Accordingly, it is a general object of the present invention to provide a novel and useful apparatus for reproducing signals which are pre-stored in a memory, in which the problems described heretofore have been eliminated.

Another and more specific object of the present invention is to provide an apparatus for reproducing signals which are pre-stored in a memory, which comprises a gain change code detecting circuit for reading out a level code indicative of a level information or a gain change code from the memory which stores the level code or the gain change code which replaces the level code, and for detecting the gain change code, and means for attenuating the level of the reproduced signal to a predetermined level responsive to an output detection signal of the gain change code detecting circuit. According to the apparatus of the present invention, distortion and quantization noise will not occur with respect to an input signal having a small level, and the pre-stored signals can be reproduced with a satisfactory S/N ratio. Further, compared to the conventional apparatus which simultaneously transmits the gain bit together with the level code, it is possible to improve the resolution and S/N ratio of a large-level input signal which assumes a value indicated by the full scale or a value in a vicinity thereof, because the number of bits of the level code can be increased by the number of bits of the gain change code. In addition, according to the apparatus of the present invention, the gain change code is not generated every time the input signal assumes a level in the vicinity of the zero level, and the deterioration in the S/N ratio due to the crossover distortion is greatly reduced compared to the conventional apparatus.

Still another object of the present invention is to provide an apparatus for reproducing signals which are pre-stored in a memory, which comprises replacing data producing means for producing a predetermined level code which is to replace the gain change code, responsive to the output detection signal of the gain change code detecting circuit. According to the apparatus of the present invention, it is possible to obtain a reproduced signal having a satisfactory fidelity. When the replacing data producing means is constituted by means for replacing the gain change code by a level code indicative of a zero level at a predetermined time in the input signal waveform, a switch can be used to read out or not read out a signal from the memory, and the circuit construction can be simplified. In the vicinity of the zero level of the input signal, the crossover distortion due to the switching of the gain does not become a problem. Thus, the switching of the gain need not be performed with an extremely high precision.

A further object of the present invention is to provide an apparatus for reproducing signals which are pre-stored in a memory, which comprises level varying means for reading out the level code or the gain change code from the memory. A digital signal in which the level code is replaced by a first gain change code at a first time within a period in which the input signal level is smaller than a predetermined absolute value, and in which the level code is replaced by a second gain change code at a last time within a period in which the input signal level is smaller than the predetermined absolute value, is stored in the memory. When the first gain change code is detected, the level varying means attenuates the level of the reproduced signal and returns the level to the original level. On the other hand, when the second gain change code is detected, the attenuating operation with respect to the reproduced signal is stopped and the gain is returned to the original gain. According to the apparatus of the present invention, it is possible to positively reproduce a signal with a satisfactory S/N ratio, even when the signal has a signal waveform other than a monotone increasing or decreasing signal waveform.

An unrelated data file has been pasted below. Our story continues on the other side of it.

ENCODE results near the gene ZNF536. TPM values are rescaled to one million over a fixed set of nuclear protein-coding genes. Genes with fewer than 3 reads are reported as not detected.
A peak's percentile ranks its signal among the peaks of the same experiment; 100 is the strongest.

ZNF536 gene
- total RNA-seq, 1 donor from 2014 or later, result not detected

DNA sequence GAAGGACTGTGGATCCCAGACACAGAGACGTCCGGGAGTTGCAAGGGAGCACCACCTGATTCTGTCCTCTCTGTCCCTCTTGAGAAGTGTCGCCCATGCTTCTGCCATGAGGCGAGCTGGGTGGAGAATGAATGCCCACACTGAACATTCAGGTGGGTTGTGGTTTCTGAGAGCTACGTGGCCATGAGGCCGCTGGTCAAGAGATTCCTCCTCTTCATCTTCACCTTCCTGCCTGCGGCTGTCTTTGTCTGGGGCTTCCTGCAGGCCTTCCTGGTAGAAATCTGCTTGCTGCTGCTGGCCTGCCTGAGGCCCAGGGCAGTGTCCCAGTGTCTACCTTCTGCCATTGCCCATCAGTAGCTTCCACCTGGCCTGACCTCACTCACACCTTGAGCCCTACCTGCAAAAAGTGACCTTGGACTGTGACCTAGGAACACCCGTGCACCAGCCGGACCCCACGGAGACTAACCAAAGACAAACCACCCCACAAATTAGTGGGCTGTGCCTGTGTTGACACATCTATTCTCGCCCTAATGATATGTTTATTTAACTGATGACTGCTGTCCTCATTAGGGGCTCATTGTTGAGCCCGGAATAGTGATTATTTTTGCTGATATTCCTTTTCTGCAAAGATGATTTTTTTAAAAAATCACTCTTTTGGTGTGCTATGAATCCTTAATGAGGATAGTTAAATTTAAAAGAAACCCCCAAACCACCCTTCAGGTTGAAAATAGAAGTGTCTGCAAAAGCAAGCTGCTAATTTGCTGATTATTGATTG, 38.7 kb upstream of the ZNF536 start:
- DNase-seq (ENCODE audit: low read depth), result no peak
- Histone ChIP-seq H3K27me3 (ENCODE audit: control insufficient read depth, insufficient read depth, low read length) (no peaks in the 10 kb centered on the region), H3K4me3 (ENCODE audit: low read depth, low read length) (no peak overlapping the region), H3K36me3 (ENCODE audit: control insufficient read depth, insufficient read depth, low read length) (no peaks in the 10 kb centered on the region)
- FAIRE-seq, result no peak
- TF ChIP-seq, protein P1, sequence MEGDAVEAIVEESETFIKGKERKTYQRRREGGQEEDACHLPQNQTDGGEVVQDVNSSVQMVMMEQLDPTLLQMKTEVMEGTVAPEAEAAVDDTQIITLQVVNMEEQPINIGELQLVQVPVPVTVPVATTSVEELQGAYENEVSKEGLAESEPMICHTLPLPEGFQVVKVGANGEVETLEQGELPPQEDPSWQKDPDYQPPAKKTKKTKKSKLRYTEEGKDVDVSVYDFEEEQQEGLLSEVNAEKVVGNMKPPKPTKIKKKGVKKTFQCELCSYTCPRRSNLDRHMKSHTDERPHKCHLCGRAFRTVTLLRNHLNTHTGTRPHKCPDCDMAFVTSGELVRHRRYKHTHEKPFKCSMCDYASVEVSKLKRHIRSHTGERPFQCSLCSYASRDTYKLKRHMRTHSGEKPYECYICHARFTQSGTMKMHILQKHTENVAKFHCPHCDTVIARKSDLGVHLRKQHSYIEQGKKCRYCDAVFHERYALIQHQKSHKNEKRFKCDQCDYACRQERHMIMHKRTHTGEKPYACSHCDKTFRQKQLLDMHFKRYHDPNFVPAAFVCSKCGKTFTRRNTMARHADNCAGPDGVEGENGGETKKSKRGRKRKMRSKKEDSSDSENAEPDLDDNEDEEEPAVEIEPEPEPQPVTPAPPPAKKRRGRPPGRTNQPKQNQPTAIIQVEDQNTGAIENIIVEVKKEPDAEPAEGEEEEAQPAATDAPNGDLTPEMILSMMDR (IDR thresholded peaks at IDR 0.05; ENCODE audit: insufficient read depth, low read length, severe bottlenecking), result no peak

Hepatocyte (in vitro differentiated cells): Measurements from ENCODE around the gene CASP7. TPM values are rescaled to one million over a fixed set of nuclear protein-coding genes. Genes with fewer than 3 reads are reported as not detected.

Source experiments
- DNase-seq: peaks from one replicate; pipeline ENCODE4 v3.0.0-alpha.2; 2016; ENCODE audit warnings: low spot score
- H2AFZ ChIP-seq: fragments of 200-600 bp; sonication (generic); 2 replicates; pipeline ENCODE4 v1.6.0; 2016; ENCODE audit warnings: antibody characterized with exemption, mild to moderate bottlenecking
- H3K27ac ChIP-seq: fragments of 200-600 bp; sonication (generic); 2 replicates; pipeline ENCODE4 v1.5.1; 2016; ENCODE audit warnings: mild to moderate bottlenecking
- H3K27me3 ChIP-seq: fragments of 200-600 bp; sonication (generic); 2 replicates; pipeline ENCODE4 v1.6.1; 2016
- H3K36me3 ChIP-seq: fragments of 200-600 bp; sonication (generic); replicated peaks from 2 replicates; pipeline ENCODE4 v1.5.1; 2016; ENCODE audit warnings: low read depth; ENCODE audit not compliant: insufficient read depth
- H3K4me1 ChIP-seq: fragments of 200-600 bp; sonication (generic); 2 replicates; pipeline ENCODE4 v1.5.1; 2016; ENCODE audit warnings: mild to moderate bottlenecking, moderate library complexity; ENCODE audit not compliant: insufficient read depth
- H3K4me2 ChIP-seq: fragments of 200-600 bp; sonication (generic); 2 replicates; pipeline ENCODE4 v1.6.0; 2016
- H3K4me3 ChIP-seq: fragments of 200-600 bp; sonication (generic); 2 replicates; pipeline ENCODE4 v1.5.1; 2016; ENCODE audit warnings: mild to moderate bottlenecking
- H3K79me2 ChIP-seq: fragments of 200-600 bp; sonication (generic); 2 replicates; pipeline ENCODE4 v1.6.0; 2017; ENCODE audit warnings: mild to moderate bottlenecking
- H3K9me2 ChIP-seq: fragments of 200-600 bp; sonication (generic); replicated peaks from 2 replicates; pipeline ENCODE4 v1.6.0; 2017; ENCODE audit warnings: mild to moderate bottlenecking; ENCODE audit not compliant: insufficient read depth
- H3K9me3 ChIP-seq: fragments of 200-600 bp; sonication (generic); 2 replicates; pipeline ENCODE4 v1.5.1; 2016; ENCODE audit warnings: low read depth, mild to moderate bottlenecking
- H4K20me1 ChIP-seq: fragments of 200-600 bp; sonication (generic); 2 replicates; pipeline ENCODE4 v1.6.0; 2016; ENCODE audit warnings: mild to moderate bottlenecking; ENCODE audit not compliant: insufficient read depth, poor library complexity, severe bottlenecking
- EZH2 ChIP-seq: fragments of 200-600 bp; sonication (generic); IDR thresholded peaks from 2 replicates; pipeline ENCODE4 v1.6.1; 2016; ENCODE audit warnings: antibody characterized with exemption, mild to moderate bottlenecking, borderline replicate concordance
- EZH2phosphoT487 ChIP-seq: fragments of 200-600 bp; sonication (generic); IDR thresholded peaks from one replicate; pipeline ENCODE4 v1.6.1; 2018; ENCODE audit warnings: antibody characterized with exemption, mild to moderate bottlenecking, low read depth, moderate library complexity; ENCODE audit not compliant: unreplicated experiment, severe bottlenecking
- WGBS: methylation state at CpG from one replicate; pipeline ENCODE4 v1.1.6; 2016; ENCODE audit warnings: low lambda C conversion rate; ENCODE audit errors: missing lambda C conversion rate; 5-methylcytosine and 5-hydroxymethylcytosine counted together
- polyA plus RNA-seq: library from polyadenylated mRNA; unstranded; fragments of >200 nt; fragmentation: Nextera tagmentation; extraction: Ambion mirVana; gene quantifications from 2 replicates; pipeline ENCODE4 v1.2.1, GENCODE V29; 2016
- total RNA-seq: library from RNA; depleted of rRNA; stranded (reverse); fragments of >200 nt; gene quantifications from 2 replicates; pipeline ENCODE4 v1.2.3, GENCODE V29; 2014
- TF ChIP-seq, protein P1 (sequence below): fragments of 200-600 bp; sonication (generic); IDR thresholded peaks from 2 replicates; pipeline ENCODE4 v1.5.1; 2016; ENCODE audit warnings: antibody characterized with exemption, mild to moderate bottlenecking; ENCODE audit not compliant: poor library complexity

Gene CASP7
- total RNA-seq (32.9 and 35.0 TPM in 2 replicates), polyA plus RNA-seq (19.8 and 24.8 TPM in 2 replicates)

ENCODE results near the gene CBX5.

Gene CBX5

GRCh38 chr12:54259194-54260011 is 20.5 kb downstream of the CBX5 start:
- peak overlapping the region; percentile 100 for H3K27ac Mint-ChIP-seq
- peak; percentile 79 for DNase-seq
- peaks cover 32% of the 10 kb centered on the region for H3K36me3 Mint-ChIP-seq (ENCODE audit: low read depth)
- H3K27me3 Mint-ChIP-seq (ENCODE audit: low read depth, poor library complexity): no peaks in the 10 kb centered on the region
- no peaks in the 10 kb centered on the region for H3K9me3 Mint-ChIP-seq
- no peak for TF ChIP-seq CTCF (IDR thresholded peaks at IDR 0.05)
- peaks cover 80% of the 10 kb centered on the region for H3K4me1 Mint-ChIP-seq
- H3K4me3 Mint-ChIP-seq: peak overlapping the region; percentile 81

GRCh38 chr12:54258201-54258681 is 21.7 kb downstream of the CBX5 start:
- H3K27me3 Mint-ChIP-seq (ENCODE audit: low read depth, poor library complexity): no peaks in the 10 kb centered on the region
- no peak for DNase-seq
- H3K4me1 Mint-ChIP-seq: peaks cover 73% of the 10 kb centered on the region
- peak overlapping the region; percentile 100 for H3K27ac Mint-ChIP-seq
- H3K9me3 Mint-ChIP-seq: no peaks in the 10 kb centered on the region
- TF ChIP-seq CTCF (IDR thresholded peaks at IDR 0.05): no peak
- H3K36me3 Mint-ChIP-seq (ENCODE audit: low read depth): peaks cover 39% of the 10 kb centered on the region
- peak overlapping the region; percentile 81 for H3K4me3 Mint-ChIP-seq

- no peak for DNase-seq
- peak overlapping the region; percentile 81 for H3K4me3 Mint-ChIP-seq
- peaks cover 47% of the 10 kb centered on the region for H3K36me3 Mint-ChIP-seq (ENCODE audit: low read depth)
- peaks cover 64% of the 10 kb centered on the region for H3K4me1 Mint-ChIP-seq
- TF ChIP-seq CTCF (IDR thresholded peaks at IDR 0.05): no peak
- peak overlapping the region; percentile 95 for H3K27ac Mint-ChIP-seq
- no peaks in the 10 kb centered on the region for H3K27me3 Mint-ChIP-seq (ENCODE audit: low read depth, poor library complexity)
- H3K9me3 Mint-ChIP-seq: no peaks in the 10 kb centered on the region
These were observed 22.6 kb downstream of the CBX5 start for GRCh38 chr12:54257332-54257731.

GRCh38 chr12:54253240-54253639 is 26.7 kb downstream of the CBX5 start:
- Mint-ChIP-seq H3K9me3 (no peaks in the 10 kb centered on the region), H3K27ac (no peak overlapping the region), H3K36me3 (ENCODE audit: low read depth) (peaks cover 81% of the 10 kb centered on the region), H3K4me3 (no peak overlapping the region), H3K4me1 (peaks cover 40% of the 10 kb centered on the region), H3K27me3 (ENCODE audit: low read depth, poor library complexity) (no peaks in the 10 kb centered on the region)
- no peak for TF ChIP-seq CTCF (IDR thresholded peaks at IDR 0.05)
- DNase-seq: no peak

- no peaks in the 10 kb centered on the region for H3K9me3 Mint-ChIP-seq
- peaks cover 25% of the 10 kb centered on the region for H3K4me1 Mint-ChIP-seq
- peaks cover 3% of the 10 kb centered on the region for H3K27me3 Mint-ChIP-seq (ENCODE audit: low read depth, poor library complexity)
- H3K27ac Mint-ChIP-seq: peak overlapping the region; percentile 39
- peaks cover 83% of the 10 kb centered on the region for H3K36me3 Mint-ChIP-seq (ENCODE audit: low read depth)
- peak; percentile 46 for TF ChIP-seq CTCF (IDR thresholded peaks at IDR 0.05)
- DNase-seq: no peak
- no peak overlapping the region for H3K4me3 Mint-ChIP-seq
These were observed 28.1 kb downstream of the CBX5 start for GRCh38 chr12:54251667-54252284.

Another object of the present invention is to provide an apparatus for reproducing signals which are pre-stored in a memory, which reads out digital signal from the memory and performs a level attenuating operation from a time when a gain change code is detected. A digital signal in which the gain change code is transmitted instead of the level code at a first time within a period in which the level of the input signal having a monotone decreasing (or increasing) signal waveform becomes smaller than a predetermined absolute value, is stored in the memory. According to the apparatus of the present invention, it is possible to reproduce a signal with satisfactory resolution and S/N ratio, even when the signal has a monotone decreasing signal waveform such as a case where the signal is related to the sound produced by a percussion instrument.

Other objects and further features of the present invention will be apparent from the following detailed description when read in conjunction with the accompanying drawings.

BRIEF DESCRIPTION OF THE DRAWINGS

FIGS. 1A and 1B are systematic block diagrams respectively example of a conventional digital signal write-in apparatus and an example of a conventional reproducing apparatus;

FIGS. 2(A) and 2(B) are graphs for explaining the resolution of a large level signal and the resolution of a small level signal;

FIGS. 3A and 3B are systematic block diagrams respectively showing another example of a conventional digital signal write-in apparatus and another example of a conventional reproducing apparatus;

FIGS. 4(A) through 4(D) are graphs showing signal waveforms for operations of the block systems shown in FIGS. 3A and 3B;

FIG. 5 is a circuit diagram showing an example of an attenuator in the block system shown in FIG. 3A;

FIG. 6 is a systematic circuit diagram showing a first embodiment of an apparatus according to the present invention;